The Micropalaeontological Society

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ICP14

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ICP14 logo

Dear Paleoceanography community and friends,

We are excited to announce that registration and abstract submission for ICP14 are now open! Please visit the ICP14 homepage for registration and lots more information about the conference.

We remain hopeful that we can arrange ICP14 as the vibrant conference it always is and only need to use the virtual component to broaden participation and opportunities for interaction. However, we keep monitoring the pandemic situation closely and will send further updates in case changes need to be made.

Important deadlines:

  • Early Bird registration: Feb 28, 2022
  • Travel /virtual participation grant application, including abstract submission for those applying: Feb 28, 2022
    • (Note: those applying for travel/virtual participation grants can register until April 20, 2022 at the early bird rate)
  • Abstract submission: April 3, 2022
  • All Presenters must register by April 20, 2022
  • Changes to participation mode (virtual/on-site) until April 20, 2022

The Scientific Committee is in the final stages of completing an exciting plenary program and we have ample space in the program for extended poster sessions. A range of field trips are planned to allow you to experience the fantastic glacially formed landscape surrounding Bergen.

You can also find an updated weather prediction on the website!

If you would like to organize a pre- or post-conference meeting or workshop in Bergen and need help with logistics, let us know at sec.icp14@uib.no. (please write “ICP14 workshops” in the subject line).

For the musicians among you, please sign up in the registration form to join the stage at the Paleomusicology concert. And finally, following tradition we are looking for hosts for ICP15, so please get in touch with us at sec.icp14@uib.no if you are interested in giving a pitch for hosting ICP in 2025.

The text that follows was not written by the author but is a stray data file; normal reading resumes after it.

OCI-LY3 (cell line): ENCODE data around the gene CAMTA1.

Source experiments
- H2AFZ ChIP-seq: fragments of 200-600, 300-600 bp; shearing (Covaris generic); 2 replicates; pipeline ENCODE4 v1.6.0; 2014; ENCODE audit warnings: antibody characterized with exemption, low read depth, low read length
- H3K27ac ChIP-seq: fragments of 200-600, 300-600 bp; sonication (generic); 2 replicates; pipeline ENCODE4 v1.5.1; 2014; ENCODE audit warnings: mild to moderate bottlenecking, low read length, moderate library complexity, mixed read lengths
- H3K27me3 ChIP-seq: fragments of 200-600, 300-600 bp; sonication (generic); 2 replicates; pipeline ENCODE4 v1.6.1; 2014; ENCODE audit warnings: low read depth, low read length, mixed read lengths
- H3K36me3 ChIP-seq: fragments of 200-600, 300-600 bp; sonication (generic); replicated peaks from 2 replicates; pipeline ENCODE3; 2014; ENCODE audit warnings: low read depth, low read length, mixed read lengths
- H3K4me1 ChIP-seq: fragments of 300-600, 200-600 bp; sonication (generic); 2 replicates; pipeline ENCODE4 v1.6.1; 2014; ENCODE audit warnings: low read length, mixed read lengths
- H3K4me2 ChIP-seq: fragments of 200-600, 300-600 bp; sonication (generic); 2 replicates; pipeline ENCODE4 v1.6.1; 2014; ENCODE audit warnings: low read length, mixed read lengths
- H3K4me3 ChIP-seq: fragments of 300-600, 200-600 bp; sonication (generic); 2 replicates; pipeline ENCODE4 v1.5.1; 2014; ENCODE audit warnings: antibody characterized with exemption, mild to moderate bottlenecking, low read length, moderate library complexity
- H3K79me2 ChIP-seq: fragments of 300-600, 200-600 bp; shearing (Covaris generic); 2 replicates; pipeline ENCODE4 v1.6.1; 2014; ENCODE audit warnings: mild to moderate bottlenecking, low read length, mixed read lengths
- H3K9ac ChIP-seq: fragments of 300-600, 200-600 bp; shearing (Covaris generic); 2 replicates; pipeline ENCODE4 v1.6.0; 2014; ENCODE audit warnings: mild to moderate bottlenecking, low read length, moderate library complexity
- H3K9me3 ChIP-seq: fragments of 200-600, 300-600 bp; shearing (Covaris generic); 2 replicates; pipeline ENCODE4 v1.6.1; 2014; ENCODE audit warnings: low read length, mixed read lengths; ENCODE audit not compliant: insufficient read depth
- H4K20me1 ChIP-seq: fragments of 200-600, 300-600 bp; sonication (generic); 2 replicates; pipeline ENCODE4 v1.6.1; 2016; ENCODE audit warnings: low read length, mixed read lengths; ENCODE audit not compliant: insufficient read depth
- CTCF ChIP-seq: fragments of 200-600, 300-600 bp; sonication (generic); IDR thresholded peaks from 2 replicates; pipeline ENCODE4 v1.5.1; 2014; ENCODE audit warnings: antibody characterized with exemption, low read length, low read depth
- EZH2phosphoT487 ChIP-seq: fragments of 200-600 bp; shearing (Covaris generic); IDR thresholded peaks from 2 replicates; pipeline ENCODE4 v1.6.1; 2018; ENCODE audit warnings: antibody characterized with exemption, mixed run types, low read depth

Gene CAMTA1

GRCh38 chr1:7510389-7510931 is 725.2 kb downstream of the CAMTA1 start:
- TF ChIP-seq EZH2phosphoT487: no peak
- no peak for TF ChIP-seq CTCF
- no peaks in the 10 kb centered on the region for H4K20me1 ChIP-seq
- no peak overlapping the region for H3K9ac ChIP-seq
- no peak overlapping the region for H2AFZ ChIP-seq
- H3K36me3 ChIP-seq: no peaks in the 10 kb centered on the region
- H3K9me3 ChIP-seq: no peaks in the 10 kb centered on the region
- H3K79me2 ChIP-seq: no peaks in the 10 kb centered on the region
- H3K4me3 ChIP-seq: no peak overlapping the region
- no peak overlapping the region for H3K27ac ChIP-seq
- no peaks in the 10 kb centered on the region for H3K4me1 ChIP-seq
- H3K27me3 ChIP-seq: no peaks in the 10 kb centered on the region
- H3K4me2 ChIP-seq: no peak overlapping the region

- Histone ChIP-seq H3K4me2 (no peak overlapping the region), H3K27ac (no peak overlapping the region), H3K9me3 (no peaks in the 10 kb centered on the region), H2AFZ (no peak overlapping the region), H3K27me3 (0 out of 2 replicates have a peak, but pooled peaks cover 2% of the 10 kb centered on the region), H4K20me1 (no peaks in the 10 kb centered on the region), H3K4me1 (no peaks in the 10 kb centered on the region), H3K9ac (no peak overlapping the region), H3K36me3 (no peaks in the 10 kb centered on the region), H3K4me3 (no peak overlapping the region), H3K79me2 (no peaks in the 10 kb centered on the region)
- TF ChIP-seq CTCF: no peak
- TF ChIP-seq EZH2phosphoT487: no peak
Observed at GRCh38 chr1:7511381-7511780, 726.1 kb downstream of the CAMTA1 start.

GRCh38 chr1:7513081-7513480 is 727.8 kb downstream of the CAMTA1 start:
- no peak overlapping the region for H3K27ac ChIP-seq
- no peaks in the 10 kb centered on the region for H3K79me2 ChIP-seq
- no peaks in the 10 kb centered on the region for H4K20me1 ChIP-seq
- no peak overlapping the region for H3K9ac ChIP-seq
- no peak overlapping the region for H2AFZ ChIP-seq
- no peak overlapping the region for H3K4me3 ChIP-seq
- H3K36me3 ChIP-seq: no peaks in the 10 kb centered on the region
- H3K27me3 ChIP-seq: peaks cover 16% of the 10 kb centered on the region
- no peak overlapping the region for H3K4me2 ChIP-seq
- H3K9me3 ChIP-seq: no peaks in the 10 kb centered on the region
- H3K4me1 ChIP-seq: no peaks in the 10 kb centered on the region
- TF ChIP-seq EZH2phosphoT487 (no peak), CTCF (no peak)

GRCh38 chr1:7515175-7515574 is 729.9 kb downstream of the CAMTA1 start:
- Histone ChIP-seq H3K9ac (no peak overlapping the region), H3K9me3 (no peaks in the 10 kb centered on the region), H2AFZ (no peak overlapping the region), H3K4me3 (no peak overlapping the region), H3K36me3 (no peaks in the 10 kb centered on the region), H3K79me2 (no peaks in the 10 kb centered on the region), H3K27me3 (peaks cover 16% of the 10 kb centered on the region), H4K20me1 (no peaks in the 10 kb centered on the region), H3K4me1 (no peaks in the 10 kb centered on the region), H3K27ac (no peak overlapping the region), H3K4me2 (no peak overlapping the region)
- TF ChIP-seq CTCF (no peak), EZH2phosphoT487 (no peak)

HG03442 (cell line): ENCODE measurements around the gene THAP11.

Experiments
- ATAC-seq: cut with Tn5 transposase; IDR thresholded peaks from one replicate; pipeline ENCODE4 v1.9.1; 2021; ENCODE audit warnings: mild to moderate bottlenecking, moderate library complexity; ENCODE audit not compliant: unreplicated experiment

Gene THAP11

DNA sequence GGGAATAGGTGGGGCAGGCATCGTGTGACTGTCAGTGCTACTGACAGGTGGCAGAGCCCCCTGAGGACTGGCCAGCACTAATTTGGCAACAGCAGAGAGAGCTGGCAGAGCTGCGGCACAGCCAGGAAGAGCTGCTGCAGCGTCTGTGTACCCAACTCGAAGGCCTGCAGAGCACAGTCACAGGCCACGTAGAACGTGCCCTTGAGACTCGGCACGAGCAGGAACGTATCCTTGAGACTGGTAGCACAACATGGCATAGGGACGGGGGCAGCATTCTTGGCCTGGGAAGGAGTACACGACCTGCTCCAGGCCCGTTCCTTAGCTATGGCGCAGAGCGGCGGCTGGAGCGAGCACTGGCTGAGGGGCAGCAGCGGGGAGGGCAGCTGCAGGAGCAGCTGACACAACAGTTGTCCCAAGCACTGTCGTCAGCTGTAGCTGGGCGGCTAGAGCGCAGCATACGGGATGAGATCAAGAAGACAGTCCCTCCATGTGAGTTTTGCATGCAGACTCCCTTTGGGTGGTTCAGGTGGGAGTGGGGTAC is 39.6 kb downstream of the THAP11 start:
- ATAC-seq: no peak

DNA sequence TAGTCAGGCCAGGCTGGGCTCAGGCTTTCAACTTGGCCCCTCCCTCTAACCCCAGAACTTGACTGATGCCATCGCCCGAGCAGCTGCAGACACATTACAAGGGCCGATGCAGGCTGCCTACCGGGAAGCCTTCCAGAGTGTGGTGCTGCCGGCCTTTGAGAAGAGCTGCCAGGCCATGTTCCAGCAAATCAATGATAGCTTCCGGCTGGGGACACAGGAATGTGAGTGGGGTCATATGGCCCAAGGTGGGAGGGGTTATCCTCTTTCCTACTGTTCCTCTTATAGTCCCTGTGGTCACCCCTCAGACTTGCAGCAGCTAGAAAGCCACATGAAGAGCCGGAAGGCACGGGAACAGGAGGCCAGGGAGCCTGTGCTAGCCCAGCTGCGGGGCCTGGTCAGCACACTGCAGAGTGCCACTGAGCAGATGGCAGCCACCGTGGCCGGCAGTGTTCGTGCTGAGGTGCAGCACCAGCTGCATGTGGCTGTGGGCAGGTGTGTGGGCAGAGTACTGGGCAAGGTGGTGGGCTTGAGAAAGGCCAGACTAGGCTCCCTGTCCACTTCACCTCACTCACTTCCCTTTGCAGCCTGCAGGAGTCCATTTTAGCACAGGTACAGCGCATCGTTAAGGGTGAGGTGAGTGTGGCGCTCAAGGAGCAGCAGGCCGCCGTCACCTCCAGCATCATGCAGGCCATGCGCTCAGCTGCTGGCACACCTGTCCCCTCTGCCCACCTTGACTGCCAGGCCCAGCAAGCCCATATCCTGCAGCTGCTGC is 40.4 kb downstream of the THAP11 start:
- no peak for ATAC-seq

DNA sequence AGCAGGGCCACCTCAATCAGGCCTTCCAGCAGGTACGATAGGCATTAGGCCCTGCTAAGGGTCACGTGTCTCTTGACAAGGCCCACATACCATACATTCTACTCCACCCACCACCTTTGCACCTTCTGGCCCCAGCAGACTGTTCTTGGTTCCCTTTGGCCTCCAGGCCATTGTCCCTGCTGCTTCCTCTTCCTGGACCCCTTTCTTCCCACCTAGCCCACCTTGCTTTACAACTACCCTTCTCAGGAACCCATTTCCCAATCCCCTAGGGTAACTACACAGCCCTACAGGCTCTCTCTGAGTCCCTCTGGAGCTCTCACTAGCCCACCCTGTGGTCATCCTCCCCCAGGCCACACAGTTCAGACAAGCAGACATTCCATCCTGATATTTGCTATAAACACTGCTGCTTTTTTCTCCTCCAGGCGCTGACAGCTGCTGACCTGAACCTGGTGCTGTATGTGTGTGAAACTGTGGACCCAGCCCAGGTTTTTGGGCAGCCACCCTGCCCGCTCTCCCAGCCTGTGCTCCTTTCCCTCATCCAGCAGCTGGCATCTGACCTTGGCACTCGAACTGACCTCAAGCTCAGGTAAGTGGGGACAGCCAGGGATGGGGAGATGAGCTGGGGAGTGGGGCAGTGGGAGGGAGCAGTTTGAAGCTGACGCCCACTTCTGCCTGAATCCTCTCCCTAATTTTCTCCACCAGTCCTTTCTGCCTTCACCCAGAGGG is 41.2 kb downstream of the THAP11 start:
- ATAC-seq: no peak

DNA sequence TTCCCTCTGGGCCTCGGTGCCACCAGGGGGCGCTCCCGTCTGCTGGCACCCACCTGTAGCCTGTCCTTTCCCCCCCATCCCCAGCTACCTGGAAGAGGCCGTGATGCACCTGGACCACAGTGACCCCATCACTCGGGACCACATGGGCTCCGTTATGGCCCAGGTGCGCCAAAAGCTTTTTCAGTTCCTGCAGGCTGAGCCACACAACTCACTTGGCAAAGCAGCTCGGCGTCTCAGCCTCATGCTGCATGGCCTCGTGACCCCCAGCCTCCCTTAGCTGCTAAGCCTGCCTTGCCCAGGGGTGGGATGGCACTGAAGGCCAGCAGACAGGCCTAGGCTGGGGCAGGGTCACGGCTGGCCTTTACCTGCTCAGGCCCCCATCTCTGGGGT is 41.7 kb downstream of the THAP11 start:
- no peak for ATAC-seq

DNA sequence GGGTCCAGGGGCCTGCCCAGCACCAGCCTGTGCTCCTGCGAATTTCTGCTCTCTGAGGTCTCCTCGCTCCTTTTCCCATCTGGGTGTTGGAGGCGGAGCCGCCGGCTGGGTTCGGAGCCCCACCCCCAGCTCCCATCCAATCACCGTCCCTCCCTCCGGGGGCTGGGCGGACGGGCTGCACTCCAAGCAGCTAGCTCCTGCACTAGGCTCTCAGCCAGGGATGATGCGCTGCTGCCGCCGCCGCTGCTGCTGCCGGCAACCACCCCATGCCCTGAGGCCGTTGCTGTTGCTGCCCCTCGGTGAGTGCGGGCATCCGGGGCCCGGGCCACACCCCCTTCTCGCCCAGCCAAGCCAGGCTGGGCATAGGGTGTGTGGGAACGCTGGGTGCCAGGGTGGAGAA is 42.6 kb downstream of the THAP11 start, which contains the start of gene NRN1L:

Best regards,

The ICP14 local organizing committee

Microfossil Image Competition 2021

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Diatoms are tiny, silica-shelled phytoplankton. Not only are they an important part of marine ecosystems and useful tools for studying past climate – this Asteromphalus flabellatus proves that they are also amazingly beautiful!

The Micropalaeontological Society is delighted to announce the winner of the 2020 Micropalaeontology Image Competition!

The overall image winner was submitted by Isabel Dove from the University of Rhode Island – Graduate School of Oceanography, with a beautiful image of the diatom species Asteromphalus flabellatus. Not only does Isabel win the competition’s first prize of €200, but her image is also included on the front cover of our TMSoc2021 Calendar (note these are now sold out)!

On behalf of the Society we would like to congratulate Isabel on her success. Eleven additional winners were selected from the fantastic submissions, and are on display below! A wide variety of microfossils and imaging techniques have been championed this year, and we are already looking forward to next year’s competition.

Additional winners

Odysseas Archontikis and Jeremy Young, University of Oxford and University College London

Coccolith ultrastructure of Cyclicargolithus floridanus. Each coccolith is composed of two interconnecting cycles of the same crystal units, known as the R-units. Coccosphere specimen is c. 10μm in diameter and was collected from Early Miocene dark sapropelic sediments.

Hilary H. Birks, University of Bergen, Norway

Seed of mountain chickweed, Cerastium cerastoides. This creeping arctic-alpine plant bears large white chickweed flowers, characteristic of its family, Caryophyllaceae. It grows in seepage zones from melting snowbeds usually in open gravel or stones. The bean-shaped seeds, about 1.5 mm long, have an amazing pattern of humpy interlocking cells.
Seed of sea campion, Silene maritima. The grey-leaved plants form loose mats and bear large white flowers typical of its family, Caryophyllaceae. It inhabits sea-cliffs, seaside walls, shingle banks, and drift-lines on seashores. Its bean-shaped seeds, about 2 mm long, have an amazing pattern of interlocking jig-saw cells